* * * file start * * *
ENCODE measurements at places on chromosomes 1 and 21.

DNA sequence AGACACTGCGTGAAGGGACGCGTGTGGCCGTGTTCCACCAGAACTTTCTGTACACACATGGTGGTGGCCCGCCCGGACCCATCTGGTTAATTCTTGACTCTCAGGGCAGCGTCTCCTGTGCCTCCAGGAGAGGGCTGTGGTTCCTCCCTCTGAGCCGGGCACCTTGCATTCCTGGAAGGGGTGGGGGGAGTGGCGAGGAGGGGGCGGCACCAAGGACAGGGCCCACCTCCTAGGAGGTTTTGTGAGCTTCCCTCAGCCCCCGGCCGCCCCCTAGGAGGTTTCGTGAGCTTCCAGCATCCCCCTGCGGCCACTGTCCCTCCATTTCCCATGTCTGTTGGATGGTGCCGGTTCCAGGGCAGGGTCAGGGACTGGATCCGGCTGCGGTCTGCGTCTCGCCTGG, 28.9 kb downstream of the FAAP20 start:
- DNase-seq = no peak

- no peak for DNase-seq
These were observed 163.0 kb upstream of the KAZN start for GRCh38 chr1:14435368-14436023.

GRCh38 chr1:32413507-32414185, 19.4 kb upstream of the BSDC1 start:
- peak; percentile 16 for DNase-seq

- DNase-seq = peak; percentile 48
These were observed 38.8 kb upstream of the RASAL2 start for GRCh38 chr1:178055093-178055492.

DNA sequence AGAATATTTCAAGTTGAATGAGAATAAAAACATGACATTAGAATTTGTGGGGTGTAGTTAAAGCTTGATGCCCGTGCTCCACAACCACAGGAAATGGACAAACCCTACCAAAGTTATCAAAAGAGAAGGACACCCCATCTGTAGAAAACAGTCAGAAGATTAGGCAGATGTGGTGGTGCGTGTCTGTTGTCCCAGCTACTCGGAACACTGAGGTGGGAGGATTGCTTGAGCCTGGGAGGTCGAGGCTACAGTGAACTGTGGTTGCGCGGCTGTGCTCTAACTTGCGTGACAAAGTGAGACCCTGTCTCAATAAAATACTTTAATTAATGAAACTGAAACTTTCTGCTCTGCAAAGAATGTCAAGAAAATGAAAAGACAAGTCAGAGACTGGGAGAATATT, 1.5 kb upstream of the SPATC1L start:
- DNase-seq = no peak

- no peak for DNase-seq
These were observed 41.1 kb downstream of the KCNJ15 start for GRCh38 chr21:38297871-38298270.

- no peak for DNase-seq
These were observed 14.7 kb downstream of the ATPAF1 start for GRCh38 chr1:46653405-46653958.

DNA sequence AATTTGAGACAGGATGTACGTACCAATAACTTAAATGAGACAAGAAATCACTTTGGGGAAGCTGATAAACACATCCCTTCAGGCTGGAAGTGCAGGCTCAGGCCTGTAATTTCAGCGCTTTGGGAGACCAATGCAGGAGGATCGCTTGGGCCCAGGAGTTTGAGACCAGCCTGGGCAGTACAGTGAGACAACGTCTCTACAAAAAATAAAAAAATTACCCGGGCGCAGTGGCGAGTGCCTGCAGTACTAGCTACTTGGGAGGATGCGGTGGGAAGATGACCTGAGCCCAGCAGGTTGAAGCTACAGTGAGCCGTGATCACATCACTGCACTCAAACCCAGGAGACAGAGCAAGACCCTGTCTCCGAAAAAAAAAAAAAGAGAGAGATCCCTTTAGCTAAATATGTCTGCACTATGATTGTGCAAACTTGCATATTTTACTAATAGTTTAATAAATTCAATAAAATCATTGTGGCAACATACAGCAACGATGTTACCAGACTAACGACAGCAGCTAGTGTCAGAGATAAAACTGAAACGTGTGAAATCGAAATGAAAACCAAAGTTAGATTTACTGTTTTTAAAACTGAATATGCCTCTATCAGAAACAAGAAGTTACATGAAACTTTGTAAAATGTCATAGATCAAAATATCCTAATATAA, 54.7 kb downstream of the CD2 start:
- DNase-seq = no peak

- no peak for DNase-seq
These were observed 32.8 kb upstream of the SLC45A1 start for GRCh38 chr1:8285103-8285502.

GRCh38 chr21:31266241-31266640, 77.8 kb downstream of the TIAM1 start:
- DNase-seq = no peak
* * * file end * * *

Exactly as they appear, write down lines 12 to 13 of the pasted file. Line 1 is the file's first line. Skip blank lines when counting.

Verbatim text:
- no peak for DNase-seq
These were observed 41.1 kb downstream of the KCNJ15 start for GRCh38 chr21:38297871-38298270.